Thursday, 21 July 2022 05:05

Fletcher Prouty vs Edward Epstein

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Reader James Finn has clipped two valuable stories from the MSM that illustrate the point Fletcher Prouty was making about Kennedy’s withdrawal plan already impacting the war economy and that fact that JFK’s death turned that deceleration around in a hurry. As an intro, Jim DiEugenio reviews Prouty’s position and Edward Epstein’s attack on it.

As most of you know, Edward Epstein rather quickly did a 180-degree somersault on the JFK case. After writing his valuable book Inquest in 1966, he then turned around and turned Warren Commission defender in quite a hurry. According to Vince Salandria, it was about a year or so later. And he never let up. He wrote one of the first anti-Jim Garrison books called Counterplot, that was first excerpted in The New Yorker.

Because of that book, Epstein was in the front ranks of Oliver Stone’s attackers when his film JFK came out in 1991. For instance, at a public debate in New York, sponsored by The Nation, he was Victor Navasky’s lead attack dog against Stone. This was pretty much a witless farrago, since Navasky had never had very much interest in or sympathy for critics of the Warren Commission. Between Epstein and the late Chris Hitchens, the event was really an intellectual disgrace.

When Jim Garrison passed on a year later, Epstein wrote an article smearing him in The New Yorker. About a year after that, he wrote another hit piece for The Atlantic. The excuse for this one was that Stone was coming out with a double tape VHS box of JFK. Because of this widened focus for the second article, Epstein could now use the occasion to broaden his focus to the celebrated director and one of his chief consultants, namely Fletcher Prouty. (For my reply click here)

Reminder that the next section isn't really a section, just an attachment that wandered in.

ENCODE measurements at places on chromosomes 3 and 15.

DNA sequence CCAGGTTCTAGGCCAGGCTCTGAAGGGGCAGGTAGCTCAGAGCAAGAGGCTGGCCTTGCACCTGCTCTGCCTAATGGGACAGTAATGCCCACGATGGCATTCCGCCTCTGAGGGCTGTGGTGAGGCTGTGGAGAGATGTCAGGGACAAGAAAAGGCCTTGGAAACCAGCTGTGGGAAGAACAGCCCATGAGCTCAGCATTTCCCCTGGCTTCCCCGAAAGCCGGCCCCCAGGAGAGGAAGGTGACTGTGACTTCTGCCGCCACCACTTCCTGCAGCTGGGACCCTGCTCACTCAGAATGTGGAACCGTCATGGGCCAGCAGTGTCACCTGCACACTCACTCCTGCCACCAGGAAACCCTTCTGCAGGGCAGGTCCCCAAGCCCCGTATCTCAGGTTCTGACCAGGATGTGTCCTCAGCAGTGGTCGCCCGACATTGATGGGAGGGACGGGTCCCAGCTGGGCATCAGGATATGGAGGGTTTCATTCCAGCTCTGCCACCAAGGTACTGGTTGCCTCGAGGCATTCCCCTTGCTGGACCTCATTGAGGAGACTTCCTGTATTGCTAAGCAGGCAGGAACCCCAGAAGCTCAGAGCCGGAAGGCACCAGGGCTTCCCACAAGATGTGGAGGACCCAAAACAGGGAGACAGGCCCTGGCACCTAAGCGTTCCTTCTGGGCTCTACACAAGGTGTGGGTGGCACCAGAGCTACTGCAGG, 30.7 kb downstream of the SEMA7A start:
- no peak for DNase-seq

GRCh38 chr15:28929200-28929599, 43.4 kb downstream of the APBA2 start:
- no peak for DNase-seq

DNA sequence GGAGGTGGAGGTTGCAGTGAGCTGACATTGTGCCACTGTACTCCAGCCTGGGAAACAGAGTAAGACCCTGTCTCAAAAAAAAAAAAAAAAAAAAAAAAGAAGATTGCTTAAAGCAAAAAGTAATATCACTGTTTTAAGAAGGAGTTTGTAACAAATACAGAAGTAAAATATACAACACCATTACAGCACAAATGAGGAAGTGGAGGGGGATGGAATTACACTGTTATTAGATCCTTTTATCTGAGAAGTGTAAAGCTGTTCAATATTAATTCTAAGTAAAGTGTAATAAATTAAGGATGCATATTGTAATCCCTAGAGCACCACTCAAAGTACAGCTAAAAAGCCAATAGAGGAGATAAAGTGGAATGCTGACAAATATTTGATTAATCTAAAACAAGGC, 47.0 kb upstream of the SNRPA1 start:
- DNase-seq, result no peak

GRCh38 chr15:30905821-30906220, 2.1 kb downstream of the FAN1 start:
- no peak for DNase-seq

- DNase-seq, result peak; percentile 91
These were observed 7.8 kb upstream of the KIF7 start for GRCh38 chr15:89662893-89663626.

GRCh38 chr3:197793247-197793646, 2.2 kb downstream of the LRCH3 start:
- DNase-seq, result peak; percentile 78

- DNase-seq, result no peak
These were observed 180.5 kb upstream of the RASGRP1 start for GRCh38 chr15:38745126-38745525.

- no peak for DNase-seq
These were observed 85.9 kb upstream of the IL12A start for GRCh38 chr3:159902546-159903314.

After trying to attack Prouty, and—as I proved in my reply pretty much falling on his face—Epstein tried to say that Fletcher thought that Leonard Lewin’s 1967 book Report from Iron Mountain was a work of non-fiction. According to Len Osanic, the expert on Prouty, this is simply not the case. (Click here here for Len’s website on Prouty) And in fact, when Len was setting up his fine Fletcher Prouty site, Fletcher insisted that he include a link to a 1972 New York Times story with Lewin saying the book was a satiric novel. Len also has a show in his Archives—Program 825—in which Prouty says four times that the book is a novel.

But Fletcher appreciated the satiric edge of Lewin’s book, which was the idea that if a lasting peace could be achieved, it would not be in the best interests of society to achieve it. War was a basic part of the American economy. Lewin’s book was a New York Times bestseller and has been translated into 15 languages. US News and World Report (11/20/67) stated they had confirmation that the report was real and that President Johnson hit the roof when he read it. John Kenneth Galbraith was one of the advisors to the book and he tried to further the deception about it in an article in The Washington Post. ( 11/26/67)

Fletcher Prouty appreciated the point of the satire. Since he knew officials at the Pentagon who acted and spoke like the people in Lewin’s book: We cannot abandon the warfare state. And, in JFK, he used some of these dictums voiced through Donald Sutherland as Mr. X in the famous scene in Washington where X tries to explain why John Kennedy was killed. Mr. X of course was based on Prouty.

Fletcher Prouty also wrote about the transformation that took place after Kennedy’s death. For instance, concerning the war in Indochina and how that fed the war machine. And conversely how that would not have happened if JFK had lived. Reader James Finn has clipped two valuable stories from the MSM that illustrate the point Fletcher was making, namely that Kennedy’s withdrawal plan was already impacting the war economy. And the second story shows how his death turned that deceleration around in a hurry. Predictably, it appears that Epstein was wrong about that and Colonel Prouty was correct. One more posthumous feather in Fletcher’s cap. And thanks to Mr. Finn.

“What Can Industry Do As Pentagon Cuts Back?”

Newsweek  October 7, 1963

“War’s Widening Ripples”

Newsweek  August 2, 1965

Last modified on Sunday, 31 July 2022 21:59
James DiEugenio

One of the most respected researchers and writers on the political assassinations of the 1960s, Jim DiEugenio is the author of two books, Destiny Betrayed (1992/2012) and The JFK Assassination: The Evidence Today (2018), co-author of The Assassinations, and co-edited Probe Magazine (1993-2000).   See "About Us" for a fuller bio.

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